That's a discussion for another day, though. After all, the name of this feature is "What I've Been Watching," not "What I Haven't Been Watching." Allow me to mention two new acquisitions I haven't had the chance to watch—yet. With an opening on the Saturday night viewing horizon, it's time to begin planning a start-to-finish viewing of Doctor Who—the first time since I originally saw them 30-some years ago. One of the reasons I haven't done that yet is that I haven't yet succeeded in replacing my old VHS versions with DVDs. And in case you haven't checked lately, the price of some Doctor Who discs is off the wall, bec ause they've gone out of print in the United States. They haven't in England, however, and because 1) I happen to have a region-free DVD player, and 2) the Region 2 discs are less expensive, I've been filling in the gaps, particularly in my Patrick Troughton collection.

The Troughton era suffered greatly from the BBC's policy of wiping video tapes in order to reuse them; until the last few years, less than a dozen of his stories had survived, and the balance existed only as telesnaps, a combination of the original soundtracks (they survived the purge) and still photos that had been taken, as I recall, during episode rehearsals. However, in the past few years copies of additional stories have turned up, found in the storerooms of former British colonies, and storiesthat only partially existed were completed by animating the missing episodes.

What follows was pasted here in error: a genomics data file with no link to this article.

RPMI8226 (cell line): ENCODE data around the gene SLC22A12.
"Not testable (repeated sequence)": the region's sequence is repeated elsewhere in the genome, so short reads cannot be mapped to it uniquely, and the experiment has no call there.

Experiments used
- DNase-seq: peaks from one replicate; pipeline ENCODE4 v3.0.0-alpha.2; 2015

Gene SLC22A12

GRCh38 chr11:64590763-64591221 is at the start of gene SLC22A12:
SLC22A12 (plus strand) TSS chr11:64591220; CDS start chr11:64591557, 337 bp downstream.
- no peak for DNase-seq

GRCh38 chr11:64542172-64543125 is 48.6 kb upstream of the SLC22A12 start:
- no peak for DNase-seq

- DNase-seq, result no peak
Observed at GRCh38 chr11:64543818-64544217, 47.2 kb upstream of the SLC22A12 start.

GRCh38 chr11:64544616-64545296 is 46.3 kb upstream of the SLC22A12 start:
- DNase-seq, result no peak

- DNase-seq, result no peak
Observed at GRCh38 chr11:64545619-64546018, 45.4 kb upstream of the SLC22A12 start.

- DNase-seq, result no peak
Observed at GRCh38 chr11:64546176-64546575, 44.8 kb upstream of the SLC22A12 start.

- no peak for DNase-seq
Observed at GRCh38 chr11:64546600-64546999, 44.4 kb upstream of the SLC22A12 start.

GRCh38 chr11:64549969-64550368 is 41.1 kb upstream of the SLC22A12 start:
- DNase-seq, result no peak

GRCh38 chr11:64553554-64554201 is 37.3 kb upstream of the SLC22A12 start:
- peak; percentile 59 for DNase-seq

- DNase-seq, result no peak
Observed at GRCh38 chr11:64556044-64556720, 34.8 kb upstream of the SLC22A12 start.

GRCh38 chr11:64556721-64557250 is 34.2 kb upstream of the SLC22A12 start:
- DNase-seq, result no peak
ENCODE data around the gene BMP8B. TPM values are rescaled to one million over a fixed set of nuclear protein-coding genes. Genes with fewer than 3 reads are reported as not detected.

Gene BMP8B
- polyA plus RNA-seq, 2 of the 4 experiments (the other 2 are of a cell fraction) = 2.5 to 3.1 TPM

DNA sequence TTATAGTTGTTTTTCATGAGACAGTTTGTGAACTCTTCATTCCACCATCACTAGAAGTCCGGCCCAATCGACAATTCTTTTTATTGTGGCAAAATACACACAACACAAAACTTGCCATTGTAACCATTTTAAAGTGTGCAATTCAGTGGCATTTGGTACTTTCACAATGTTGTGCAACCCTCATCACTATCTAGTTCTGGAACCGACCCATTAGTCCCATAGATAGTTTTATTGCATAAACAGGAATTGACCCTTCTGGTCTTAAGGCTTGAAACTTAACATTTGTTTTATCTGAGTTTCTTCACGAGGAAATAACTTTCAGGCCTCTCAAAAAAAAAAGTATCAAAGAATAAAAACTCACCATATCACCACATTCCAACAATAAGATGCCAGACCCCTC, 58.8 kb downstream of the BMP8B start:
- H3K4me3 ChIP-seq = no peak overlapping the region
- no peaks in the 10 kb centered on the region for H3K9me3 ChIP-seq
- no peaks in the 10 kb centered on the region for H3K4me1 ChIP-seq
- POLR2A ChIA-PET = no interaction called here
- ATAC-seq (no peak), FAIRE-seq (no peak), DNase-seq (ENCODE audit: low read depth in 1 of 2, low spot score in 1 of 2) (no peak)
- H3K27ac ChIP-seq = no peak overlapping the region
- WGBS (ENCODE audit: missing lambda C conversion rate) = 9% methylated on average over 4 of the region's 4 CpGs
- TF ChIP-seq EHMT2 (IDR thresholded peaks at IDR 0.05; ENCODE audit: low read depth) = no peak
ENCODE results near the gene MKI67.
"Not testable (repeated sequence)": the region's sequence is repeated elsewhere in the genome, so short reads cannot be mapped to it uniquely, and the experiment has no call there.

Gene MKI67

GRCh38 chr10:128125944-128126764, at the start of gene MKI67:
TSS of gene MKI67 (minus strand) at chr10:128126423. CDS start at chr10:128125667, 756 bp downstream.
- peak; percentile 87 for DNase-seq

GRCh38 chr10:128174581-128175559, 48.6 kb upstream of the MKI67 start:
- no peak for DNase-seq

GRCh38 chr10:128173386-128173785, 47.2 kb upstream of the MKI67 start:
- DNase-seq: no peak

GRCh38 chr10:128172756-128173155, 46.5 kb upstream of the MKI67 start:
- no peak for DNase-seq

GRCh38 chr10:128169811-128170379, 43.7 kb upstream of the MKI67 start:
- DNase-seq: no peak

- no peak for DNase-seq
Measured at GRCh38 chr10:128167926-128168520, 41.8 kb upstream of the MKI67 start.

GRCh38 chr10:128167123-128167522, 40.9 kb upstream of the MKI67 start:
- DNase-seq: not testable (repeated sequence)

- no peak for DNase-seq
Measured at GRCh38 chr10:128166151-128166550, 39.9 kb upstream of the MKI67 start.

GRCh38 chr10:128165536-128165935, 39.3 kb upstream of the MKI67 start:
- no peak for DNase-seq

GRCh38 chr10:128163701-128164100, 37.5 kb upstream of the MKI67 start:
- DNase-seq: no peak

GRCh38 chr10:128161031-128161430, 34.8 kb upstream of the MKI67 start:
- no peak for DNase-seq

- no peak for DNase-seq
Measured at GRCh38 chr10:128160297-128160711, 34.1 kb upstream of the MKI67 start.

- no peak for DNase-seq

With the addition of The Moonbase and The War Games (the final Troughton story), I only have two more to buy; then I'll have the full Hartnell and Troughton collections. I figure that will take over a year to go through, by which time I'll be able to fill in some more gaps down the line. Providing coronavirus doesn't get me, I might get the complete series one of these days. And you'll read about it here. TV  


  1. I agree with your wife, Mitchell. I miss the original effects in original Star Trek.

  2. Replies
    1. oneillb454: I couldn't agree more.

    2. Funny; my first thought was that you didn't have anything to do with "Doctor Who."